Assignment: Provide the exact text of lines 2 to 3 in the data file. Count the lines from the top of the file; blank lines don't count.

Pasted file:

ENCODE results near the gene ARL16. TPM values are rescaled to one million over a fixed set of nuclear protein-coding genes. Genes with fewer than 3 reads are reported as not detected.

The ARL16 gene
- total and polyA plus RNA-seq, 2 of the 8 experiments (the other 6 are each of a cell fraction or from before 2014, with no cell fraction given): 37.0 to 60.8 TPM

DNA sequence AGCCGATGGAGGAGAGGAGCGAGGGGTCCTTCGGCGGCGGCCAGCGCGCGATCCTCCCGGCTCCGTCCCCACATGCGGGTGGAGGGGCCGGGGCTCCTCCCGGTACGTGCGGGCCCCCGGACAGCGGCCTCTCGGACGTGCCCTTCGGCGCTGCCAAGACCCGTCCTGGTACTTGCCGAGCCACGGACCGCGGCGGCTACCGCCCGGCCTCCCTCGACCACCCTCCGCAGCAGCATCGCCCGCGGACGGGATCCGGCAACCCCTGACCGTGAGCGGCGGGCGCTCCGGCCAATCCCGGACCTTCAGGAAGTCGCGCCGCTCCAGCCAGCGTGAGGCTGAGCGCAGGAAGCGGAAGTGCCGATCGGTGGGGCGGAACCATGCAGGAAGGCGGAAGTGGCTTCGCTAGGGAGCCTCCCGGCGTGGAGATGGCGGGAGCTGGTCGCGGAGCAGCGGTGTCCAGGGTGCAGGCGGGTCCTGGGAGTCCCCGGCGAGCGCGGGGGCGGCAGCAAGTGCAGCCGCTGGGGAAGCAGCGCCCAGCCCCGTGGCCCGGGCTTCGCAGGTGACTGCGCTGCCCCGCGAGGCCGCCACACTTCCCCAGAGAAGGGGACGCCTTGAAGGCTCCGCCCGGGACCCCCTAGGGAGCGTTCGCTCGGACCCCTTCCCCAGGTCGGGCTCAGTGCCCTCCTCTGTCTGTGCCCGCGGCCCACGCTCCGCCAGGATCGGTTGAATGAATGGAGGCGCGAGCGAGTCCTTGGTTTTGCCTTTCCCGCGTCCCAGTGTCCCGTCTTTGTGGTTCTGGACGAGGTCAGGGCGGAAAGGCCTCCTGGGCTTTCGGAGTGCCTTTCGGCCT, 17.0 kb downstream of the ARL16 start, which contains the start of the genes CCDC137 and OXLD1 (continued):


The ARL16 gene
- total and polyA plus RNA-seq, 2 of the 8 experiments (the other 6 are each of a cell fraction or from before 2014, with no cell fraction given): 37.0 to 60.8 TPM